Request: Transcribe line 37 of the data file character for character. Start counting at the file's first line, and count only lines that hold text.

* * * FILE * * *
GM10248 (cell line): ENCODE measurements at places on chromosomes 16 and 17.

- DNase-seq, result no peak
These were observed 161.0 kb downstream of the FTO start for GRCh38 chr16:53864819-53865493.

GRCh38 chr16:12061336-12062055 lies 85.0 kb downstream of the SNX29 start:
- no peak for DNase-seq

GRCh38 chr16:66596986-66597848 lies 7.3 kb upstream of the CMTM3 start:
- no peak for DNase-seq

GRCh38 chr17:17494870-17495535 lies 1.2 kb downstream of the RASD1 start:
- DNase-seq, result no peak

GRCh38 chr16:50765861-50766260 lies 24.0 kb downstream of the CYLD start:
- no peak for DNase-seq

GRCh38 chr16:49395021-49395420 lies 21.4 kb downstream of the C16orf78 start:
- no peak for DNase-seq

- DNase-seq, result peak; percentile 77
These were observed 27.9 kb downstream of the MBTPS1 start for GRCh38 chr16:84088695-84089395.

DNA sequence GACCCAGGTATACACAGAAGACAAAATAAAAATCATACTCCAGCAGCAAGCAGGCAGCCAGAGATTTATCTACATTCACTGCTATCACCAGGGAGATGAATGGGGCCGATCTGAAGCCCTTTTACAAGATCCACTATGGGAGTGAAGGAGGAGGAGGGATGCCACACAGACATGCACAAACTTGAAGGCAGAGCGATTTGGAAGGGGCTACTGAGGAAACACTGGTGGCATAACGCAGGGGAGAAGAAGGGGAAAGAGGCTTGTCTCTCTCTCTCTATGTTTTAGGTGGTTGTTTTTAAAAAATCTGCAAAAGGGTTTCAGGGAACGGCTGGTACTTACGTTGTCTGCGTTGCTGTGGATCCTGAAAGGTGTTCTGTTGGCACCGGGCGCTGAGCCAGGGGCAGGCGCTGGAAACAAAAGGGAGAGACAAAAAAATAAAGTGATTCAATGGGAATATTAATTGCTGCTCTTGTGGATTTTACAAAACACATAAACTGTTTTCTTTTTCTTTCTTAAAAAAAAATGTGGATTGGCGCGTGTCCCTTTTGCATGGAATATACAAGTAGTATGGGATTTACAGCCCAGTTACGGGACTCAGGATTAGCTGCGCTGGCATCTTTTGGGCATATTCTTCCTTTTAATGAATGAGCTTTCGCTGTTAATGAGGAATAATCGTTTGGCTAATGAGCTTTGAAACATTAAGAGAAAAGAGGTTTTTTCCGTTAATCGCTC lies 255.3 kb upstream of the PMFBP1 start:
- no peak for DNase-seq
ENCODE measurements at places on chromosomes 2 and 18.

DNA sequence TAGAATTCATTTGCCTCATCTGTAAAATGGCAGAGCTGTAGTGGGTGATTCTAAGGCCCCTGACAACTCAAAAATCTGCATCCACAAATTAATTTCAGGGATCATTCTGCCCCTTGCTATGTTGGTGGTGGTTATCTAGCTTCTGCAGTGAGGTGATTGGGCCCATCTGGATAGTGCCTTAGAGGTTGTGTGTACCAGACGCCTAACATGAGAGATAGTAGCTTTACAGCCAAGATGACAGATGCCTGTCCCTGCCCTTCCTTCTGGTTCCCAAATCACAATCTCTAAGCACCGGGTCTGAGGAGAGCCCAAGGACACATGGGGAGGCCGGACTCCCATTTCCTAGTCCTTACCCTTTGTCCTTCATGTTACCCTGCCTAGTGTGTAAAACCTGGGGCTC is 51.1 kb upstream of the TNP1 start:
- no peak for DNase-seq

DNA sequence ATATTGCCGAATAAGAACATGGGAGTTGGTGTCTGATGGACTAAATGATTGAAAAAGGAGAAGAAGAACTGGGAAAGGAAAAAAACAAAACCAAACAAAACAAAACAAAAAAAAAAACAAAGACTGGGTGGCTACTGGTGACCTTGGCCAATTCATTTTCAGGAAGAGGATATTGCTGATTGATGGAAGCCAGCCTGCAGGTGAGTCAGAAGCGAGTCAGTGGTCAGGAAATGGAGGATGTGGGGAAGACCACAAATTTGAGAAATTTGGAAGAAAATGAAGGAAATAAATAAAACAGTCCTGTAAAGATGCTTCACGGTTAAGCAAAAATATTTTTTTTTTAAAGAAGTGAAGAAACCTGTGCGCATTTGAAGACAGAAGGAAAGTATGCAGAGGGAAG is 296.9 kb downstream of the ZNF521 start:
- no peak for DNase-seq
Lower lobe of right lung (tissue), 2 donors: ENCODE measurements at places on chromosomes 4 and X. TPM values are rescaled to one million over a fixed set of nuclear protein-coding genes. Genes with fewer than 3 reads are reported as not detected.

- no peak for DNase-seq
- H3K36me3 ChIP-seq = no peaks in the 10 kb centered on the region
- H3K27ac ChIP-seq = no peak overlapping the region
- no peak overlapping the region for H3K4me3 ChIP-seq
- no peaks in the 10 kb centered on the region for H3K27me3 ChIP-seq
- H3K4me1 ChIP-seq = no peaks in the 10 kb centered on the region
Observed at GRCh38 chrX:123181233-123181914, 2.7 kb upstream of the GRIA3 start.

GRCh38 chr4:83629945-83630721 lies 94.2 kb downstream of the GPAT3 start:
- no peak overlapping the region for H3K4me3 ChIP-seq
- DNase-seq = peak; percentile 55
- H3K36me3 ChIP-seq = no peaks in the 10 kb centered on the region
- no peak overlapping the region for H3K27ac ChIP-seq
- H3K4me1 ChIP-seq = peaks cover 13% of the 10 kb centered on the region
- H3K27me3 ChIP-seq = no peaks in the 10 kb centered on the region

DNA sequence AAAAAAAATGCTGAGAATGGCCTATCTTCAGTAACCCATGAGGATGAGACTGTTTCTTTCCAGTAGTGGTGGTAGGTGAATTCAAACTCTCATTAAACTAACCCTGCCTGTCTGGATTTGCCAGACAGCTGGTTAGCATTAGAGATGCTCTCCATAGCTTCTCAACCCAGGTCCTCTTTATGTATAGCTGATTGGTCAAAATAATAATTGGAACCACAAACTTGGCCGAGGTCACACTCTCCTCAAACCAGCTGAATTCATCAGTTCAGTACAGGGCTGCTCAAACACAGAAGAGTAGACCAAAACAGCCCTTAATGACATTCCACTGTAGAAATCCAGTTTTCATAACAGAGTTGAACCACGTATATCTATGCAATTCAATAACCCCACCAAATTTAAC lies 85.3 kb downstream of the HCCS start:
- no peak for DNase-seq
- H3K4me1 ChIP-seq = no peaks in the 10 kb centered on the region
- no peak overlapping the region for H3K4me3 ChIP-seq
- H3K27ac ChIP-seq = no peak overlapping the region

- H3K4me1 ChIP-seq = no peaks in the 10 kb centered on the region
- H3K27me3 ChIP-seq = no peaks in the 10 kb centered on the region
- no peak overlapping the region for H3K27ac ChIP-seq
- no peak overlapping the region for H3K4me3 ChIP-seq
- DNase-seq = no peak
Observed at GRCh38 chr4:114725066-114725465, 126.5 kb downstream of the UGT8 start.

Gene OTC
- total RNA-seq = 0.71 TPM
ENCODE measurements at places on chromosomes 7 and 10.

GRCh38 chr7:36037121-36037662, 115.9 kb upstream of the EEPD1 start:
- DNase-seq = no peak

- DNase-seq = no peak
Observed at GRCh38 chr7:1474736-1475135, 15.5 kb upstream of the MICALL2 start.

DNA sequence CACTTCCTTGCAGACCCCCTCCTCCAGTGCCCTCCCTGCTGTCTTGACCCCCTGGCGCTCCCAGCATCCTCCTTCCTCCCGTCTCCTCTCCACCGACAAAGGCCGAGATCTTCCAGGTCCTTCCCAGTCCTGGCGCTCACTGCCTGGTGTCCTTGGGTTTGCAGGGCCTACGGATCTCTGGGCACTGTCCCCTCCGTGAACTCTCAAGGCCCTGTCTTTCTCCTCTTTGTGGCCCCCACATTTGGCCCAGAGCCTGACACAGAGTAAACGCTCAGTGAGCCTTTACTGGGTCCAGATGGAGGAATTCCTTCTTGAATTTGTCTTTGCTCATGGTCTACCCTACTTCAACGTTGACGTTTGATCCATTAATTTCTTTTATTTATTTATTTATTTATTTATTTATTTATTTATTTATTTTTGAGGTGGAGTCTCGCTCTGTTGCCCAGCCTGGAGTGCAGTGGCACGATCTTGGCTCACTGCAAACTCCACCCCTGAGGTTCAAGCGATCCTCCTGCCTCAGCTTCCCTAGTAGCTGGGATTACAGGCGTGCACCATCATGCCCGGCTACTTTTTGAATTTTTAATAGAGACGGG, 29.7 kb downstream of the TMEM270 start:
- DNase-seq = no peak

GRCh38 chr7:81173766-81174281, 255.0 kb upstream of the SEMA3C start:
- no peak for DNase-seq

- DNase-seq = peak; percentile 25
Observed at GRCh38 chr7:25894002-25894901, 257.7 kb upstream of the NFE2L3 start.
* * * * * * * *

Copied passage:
- H3K27me3 ChIP-seq = no peaks in the 10 kb centered on the region